The Cathedral was built on the hill just north of the area that is now the Old Town market square in Oslo (intersection of Bispegata –Oslo gate). For almost 500 years this was the most important church in the city. Besides being the bishop's seat and religious center, the cathedral was the coronation church, the royal wedding church and the royal burial chapel. The facility was in use as a church until about 1655. It fell into disrepair in the 17th century and is today a ruin situated in Minneparken.
The Old Town of Oslo is a neighborhood in the inner city of Oslo, Norway, belonging to the borough of Gamle Oslo and is the oldest urban areas within the current capital. This part of the capital of Norway was simply called Oslo until 1925 while the city as a whole was called Kristiania. Oslo's old town was established with the urban structure around year 1000 and was the capital of Norway's dominion in 1314. Old Town core area has several ruins of stone and brick lying above ground, and large amounts of protected culture underground. The core area also has a listed 1700s buildings. Towards Ekeberg slope and further up are some 17th and 18th-century wooden houses that are zoned for conservation under the Planning and Building Act, though there exist in the Old Town many four-storey brick houses, built at the end of the 1800s, and some heritage railway buildings from different eras.
Minneparken is a park in Oslo, Norway. The 13.7 acre park is adjacent to Oslo Square in the Old Town of Oslo, and contains the ruins of Oslo's first Cathedral: Hallvard's Cathedral, St. Olav's Monastery and Church of the Cross (Korskirken). Hallvard's Cathedral, built in the early 12th century, was a Romanesque basilica with central tower and transept. The church was in use until 1660, and the last remnants of the building was demolished around 1780. The Dominican St. Olav's Monastery was built in 1240, and was rebuilt into a bishop's residence in 1623. The current Bishop of Oslo's residence was built in 1884 in the eastern parts of the monastery ruins. The western parts were uncovered in the 1950s.
15th May is celebrated as St. Hallvard's Day. This is also known as Oslo Day.
Canute IV, later known as Canute the Holy or Saint Canute, was King of Denmark from 1080 until 1086. Canute was an ambitious king who sought to strengthen the Danish monarchy, devotedly supported the Roman Catholic Church, and had designs on the English throne. Slain by rebels in 1086, he was the first Danish king to be canonized. He was recognized by the Roman Catholic Church as patron saint of Denmark in 1101.
The Battle of Stiklestad in 1030 is one of the most famous battles in the history of Norway. In this battle, King Olaf II of Norway was killed. During the pontificate of Pope Alexander III, the Roman Catholic Church declared Olaf a saint in 1164.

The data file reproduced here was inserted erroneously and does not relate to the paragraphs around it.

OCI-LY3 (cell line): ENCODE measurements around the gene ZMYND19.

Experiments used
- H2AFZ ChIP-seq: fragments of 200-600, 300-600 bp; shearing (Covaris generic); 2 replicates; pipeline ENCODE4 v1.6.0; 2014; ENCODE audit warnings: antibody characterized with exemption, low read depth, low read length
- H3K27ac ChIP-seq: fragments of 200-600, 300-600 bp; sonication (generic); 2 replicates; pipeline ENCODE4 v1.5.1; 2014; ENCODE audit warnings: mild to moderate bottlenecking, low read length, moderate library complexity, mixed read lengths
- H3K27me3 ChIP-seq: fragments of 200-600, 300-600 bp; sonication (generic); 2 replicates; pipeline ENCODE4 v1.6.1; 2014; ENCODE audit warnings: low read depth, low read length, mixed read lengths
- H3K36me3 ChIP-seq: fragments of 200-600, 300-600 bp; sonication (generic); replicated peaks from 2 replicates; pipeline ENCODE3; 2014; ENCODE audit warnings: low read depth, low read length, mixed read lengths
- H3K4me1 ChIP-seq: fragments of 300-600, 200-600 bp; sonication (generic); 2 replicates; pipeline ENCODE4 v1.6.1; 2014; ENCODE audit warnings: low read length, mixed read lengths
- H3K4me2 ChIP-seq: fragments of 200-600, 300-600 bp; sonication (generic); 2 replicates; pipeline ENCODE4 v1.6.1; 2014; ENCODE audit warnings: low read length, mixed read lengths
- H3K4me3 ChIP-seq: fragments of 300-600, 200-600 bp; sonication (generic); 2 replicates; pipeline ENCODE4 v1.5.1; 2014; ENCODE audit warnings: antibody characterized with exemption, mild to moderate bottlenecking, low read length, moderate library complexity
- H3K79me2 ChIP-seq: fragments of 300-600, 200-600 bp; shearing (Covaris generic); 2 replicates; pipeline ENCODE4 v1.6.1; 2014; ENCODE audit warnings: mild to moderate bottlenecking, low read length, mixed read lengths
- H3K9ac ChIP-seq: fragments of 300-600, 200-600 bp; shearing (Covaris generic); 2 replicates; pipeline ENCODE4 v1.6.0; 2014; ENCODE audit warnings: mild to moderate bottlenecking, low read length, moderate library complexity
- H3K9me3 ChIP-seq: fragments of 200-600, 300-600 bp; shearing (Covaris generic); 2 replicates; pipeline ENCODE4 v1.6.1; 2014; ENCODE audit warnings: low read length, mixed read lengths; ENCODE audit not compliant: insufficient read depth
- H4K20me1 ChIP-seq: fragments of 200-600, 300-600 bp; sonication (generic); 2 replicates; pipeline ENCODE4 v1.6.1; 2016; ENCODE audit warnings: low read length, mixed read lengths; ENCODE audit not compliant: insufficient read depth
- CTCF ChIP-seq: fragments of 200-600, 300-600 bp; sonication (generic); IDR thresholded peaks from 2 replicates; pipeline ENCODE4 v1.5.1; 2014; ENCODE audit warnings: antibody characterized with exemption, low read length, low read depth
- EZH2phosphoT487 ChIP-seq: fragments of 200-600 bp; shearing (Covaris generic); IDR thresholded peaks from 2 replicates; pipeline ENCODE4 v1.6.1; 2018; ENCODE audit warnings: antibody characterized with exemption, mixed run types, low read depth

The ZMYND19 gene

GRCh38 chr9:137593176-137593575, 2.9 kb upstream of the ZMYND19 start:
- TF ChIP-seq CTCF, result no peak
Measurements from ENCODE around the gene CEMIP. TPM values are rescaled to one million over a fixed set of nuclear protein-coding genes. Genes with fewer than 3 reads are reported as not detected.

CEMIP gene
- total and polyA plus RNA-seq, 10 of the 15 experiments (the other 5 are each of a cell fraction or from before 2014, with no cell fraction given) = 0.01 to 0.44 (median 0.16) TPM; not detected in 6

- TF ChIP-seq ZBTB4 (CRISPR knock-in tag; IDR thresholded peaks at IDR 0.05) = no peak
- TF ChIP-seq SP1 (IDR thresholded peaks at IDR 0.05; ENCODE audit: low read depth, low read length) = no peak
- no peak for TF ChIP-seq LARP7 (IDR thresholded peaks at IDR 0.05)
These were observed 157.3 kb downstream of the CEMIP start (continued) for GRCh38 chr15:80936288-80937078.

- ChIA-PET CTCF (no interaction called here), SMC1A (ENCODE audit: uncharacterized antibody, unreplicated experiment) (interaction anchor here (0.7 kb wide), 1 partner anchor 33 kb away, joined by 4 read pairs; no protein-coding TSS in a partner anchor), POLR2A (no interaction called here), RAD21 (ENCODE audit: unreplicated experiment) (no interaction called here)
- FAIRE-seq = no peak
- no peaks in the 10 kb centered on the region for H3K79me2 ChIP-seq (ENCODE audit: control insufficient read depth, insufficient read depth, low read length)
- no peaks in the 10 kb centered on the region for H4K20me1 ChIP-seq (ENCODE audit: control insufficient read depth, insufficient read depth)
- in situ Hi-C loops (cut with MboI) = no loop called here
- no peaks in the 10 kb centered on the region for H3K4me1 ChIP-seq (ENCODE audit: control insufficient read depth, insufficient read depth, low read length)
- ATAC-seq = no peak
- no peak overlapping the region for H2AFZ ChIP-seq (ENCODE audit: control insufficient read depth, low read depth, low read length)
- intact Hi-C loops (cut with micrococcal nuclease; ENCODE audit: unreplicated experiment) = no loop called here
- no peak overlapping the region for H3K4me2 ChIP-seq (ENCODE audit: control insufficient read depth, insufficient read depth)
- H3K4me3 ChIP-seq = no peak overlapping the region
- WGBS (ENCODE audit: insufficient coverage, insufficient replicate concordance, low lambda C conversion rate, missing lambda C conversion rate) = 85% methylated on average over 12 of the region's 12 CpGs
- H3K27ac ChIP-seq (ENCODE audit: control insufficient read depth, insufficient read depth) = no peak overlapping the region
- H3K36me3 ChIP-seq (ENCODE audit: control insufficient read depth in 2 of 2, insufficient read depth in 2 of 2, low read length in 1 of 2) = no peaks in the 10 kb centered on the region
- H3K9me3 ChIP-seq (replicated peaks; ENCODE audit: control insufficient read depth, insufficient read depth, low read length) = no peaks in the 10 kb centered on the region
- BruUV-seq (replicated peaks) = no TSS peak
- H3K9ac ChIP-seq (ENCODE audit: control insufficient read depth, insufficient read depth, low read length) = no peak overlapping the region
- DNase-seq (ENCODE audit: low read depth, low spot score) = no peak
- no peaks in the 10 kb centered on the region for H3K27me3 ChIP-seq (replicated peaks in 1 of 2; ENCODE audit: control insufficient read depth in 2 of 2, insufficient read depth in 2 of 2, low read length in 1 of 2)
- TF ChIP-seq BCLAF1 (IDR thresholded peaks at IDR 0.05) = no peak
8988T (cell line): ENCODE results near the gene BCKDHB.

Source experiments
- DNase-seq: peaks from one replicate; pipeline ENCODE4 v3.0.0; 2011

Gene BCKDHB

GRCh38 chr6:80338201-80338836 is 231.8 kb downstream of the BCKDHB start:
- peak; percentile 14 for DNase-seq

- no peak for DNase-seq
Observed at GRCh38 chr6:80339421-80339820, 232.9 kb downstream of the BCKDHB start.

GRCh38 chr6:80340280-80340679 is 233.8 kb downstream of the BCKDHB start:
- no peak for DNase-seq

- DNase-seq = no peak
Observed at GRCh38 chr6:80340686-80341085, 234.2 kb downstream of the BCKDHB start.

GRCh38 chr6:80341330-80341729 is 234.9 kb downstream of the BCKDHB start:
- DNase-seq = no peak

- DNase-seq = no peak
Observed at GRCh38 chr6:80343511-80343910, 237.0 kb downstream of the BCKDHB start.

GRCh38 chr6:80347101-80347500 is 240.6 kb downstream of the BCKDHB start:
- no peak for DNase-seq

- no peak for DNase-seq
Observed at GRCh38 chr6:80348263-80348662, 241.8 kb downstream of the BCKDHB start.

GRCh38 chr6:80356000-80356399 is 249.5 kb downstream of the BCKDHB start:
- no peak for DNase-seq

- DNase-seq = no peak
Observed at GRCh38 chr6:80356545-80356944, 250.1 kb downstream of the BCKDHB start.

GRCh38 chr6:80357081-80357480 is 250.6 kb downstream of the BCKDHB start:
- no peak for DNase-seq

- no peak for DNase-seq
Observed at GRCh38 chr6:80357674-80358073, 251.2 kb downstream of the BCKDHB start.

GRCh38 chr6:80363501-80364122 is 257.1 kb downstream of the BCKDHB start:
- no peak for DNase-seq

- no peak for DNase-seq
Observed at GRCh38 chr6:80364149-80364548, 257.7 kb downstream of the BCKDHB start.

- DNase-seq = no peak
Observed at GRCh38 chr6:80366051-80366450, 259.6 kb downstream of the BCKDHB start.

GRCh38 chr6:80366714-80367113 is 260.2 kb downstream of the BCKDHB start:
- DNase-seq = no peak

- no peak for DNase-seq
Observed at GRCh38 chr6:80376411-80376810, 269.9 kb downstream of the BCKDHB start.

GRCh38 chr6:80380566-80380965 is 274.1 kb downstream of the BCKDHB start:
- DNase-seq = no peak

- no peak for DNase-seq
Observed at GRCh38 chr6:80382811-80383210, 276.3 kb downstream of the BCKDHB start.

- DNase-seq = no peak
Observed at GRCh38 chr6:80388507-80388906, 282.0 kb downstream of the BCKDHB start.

Hoff Church is a historic church located outside of Lena, Østre Toten municipality, Oppland county, Norway. Hoff Church is associated with the Church of Norway, Østre Toten Parish Council of the Diocese of Hamar which covers Oppland and Hedmark.
Arnstein Rynning Arneberg was a Norwegian architect. He was active professionally for 50 years and is often considered the leading architect in Norway of his time.
Johan Olaf Brochmann Nordhagen was a Norwegian educator, architect, engineer and artist. He is most commonly associated with his restoration designs for Nidaros Cathedral in Trondheim, Norway.
Jakob Vaage was a Norwegian educator, author and historian. He served as secretary of the Association for the Promotion of Skiing and curator of the Holmenkollen Ski Museum.
Rex Perpetuus Norvegiae (Latin), i.e. Norway's Eternal King) is a term for King Olaf II of Norway, also known as Saint Olaf.
Brynjulf Friis Bull was a Norwegian lawyer, Supreme Court advocate and Mayor of Oslo.
The former Norwegian Catholic diocese of Hamar existed from 1152 to 1542, when the Protestant Reformation turned it into a bishopric of the Lutheran state church. The cathedral see was at Hamar, and the diocese included the (modern) counties of Hedmark, Oppland, and the middle part of Buskerud. It also included some parts of Telemark.
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Håkon Andreas Christie was a Norwegian architectural historian, antiquarian and author. Together with his wife, Sigrid Marie Christie he worked from 1950 on the history of Norwegian church architecture, particularly stave churches. Their research resulted in Norges Kirker which consisted of seven major volumes covering churches in Østfold, Akershus and Buskerud.
St. Olav’s Shrine was the resting place of the earthly remains of St. Olav, Norway’s patron saint, behind the high altar of Nidaros Cathedral in Trondheim, Norway, from the mid 11th century. For nearly five centuries the shrine was of major religious value to Norway and the other Nordic countries, and also to other parts of Northern Europe. St. Olav’s Shrine opens and closes the Middle Ages as an historic period in Norway. The shrine consisted of three shrines, the one covering the other, and was the most important and by far the most valuable object in Norway in the Middle Ages. After the Lutheran reformation in 1536–1537, the valuable parts of St. Olav’s Shrine was destroyed by Danish authorities. Since 1568 St. Olav’s earthly remains have been resting in an unknown grave, in Nidaros Cathedral or in the cathedral cemetery.
Halvor Arntzen Schou was a Norwegian industrialist. He was the founder of the Hjula Væveri weaving mill in Oslo.